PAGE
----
The Benefits of Flipped Classes on Student Workloads

Keith Hamon
Keith Hamon teaches college writing and literature in West Palm Beach, Florida. Keith is keenly interested in connectivism and rhizomatic education, and exploring the rhizome through MOOCs.

I have to confess that when I started collecting data about my students’ attitudes about my flipped classes I was hoping that most of them would say that it helped them become better writers and learners. I teach introductory writing and literature classes, and so I want to show my peers and my administrators that my innovative classroom techniques pay off in better learning. That isn’t how my data has turned out. While learning is mentioned in my students’ comments, the benefit most mentioned (by more than 22% of my students) is how the flipped class makes their workloads and work processes easier, more manageable, and more controllable. Many students claim that the flipped class is easier, once they get used to it. I have to tease out what my students mean by easier, as they often write comments such as “It helps us understand better, it’s easier” without explaining what they mean by easier. But as the data mounts, I’m beginning to form some ideas about what easier means.

First and foremost, students seem to like the flexibility and control of doing the lectures at home when their schedules allow. I teach non-traditional students at a commercial college. Most of my students are older than the traditional college age, and most have family, social, and job obligations aside from college. In other words, college is just one of several competing and equally important demands on their time and attention. Regular attendance and time to study are real issues for these students; thus, one of the big issues for them seems to be the sense of empowerment they develop as they assume more control over their work schedules that they believe the flipped classroom affords them. To my mind, student empowerment is one of the strongest benefits to come out of the flipped classroom, and it is not something that I anticipated. However, I will seek ways to cultivate student empowerment through the flipped class, now that I know it is possible, even likely.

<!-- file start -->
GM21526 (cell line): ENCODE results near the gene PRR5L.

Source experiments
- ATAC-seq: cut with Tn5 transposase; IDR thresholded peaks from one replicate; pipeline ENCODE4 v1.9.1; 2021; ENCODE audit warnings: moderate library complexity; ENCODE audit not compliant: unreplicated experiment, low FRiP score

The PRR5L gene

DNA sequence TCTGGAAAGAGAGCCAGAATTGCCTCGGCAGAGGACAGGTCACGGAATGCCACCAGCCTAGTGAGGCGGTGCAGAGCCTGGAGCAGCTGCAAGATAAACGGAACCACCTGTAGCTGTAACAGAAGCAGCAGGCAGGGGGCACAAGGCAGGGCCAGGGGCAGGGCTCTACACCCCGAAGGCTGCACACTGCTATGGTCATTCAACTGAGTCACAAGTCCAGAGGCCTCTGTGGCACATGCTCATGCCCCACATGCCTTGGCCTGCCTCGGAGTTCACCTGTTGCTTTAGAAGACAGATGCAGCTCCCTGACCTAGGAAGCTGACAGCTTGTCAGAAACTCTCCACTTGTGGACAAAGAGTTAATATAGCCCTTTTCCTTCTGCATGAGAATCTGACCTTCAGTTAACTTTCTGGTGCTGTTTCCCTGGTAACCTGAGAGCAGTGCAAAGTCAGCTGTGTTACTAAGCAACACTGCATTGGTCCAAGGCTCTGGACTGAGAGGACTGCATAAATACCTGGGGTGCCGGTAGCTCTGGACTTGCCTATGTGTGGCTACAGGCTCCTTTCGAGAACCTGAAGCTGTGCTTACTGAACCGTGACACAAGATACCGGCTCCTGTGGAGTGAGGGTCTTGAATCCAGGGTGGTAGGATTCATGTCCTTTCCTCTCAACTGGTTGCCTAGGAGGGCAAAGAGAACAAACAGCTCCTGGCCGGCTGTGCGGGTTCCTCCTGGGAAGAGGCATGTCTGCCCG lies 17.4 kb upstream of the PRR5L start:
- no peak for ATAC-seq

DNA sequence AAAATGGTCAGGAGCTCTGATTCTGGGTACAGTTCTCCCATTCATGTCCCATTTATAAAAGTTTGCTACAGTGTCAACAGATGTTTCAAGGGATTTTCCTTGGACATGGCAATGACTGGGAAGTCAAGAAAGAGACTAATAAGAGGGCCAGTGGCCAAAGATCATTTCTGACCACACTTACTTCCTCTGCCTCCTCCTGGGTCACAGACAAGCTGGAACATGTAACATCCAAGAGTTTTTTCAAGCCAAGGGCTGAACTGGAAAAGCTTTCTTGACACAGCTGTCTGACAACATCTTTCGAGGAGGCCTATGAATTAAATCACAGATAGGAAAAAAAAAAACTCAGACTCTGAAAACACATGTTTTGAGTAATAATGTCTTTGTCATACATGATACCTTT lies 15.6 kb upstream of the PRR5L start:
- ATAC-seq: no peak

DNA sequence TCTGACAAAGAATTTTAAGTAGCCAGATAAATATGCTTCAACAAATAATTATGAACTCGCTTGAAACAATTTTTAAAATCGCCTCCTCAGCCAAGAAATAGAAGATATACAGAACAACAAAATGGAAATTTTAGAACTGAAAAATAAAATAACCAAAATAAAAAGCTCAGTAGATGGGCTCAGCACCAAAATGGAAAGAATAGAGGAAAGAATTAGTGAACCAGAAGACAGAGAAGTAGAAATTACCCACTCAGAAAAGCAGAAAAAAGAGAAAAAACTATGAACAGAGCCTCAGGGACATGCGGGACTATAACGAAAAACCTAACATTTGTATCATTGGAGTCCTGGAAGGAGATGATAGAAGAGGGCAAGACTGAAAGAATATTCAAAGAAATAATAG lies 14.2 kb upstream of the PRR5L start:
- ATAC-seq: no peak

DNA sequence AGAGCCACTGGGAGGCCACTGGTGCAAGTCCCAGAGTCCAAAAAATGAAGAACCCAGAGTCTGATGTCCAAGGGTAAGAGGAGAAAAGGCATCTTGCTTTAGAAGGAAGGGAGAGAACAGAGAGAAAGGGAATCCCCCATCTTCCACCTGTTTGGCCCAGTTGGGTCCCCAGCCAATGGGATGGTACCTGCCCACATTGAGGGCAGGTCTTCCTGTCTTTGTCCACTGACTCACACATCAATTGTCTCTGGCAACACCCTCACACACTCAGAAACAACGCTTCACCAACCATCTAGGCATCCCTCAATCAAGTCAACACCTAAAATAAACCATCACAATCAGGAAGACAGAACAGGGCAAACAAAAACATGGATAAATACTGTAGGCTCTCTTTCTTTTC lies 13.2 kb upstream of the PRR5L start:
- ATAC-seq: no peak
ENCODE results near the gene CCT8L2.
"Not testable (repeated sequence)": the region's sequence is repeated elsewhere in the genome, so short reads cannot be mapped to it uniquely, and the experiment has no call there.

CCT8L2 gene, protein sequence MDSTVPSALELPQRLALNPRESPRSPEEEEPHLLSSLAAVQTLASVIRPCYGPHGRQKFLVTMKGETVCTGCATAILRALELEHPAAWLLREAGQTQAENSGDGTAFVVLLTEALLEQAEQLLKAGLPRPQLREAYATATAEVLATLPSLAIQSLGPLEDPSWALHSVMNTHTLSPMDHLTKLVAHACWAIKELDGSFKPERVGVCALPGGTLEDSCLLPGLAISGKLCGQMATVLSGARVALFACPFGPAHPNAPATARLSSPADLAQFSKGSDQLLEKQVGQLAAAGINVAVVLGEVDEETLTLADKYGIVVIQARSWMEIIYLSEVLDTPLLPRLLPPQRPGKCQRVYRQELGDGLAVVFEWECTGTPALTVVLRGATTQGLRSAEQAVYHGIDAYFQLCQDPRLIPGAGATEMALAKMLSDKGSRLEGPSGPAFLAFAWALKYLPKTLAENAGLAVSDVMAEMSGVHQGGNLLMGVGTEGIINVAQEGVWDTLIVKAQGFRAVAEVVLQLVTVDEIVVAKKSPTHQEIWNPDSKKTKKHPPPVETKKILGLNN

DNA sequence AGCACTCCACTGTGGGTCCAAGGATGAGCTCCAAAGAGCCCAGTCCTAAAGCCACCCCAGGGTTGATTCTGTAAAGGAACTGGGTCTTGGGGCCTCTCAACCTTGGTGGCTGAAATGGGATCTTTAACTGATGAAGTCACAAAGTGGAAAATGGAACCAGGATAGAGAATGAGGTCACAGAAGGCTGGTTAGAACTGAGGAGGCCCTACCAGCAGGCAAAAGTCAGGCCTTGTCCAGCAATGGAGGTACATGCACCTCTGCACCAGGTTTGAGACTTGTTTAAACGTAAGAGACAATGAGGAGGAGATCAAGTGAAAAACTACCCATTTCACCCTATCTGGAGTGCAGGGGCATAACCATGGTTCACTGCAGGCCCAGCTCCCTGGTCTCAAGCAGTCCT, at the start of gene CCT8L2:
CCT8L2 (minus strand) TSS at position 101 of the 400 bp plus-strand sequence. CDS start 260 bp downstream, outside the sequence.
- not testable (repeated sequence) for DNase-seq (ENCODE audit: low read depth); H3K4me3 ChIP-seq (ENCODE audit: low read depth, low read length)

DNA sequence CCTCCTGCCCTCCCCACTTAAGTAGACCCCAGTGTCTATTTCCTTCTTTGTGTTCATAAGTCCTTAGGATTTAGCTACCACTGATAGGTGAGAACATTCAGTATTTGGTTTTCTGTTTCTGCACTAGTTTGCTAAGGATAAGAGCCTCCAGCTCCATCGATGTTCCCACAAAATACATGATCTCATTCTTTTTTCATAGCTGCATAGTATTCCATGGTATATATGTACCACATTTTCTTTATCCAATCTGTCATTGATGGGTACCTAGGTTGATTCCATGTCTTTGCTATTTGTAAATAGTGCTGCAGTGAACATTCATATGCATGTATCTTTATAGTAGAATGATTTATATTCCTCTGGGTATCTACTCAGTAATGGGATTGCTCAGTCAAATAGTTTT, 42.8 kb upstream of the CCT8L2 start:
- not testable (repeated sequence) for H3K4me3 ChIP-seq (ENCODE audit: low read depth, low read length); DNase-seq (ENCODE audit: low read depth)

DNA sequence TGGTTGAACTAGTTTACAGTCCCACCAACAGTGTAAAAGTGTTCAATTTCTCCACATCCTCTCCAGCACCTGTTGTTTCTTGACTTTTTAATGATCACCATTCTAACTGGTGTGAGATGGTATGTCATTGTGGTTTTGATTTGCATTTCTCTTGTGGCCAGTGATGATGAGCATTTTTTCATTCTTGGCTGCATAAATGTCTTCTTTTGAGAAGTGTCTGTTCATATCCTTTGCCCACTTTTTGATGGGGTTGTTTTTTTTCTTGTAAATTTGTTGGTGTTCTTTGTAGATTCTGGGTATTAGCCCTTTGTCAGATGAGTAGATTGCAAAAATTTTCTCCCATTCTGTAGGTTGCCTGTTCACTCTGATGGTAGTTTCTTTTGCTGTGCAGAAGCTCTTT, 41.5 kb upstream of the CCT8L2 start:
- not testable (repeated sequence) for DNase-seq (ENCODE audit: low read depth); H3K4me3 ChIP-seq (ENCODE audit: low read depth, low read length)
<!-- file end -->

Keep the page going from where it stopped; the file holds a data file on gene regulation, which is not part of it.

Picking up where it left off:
Student empowerment is one of the strongest benefits to come out of the flipped classroom.


My students have been empowered despite the absence of any intention on my part. I like that, and it builds my faith in the flipped model. As the following comments suggest, owning your own time is very important to my students, and the flipped classroom seems to provide students with a welcome sense of control over their work schedules:

The fact that I was able to do my work on my own time and on my own pace, it made it much easier for me. It was really something interesting… Much worth the experience. Keep it .. everybody else that’s going to take this class in the near future deserves to experience this.

I appreciated being able to manage my own time. When I completed assignments, I was able to excuse myself from the classroom. As I shared with you in the past, I have a hard time concentrating in a noisy environment. The flipped classroom afforded me the freedom to choose my own space for assignments, and I grew to appreciate that.

Time management is huge when attending school and any extra time to do work is needed. The flipped class technique gives students a chance to ask questions and receive direct assistance when doing their assignment. Often students find themselves lost at home trying to figure out the topic and staying focused. With the flipped class technique, homework can be done at the best time possible.

Flipped Classroom was absolutely convenient for me. It’s is a great way to participate in the class when technically you’re not in the classroom. It allows you to go online and do the work from your home while the teacher is helping you at the same time. This is great for when a person’s ill or for any reason couldn’t make it to class.

Then, my students seem to like learning in their own spaces almost as much as they like learning in their own time. The flipped classroom space as I implement it is much more open than the traditional classroom, allowing students to work in-class or out of class as the wished. My students like being able to do their work where they want as the following comments suggest:

I felt strong about this because it’s easier to learn at home and then when I come back to class we go over it and it helps me learn even more. So I have a strong feeling that you should keep the “flipped class”.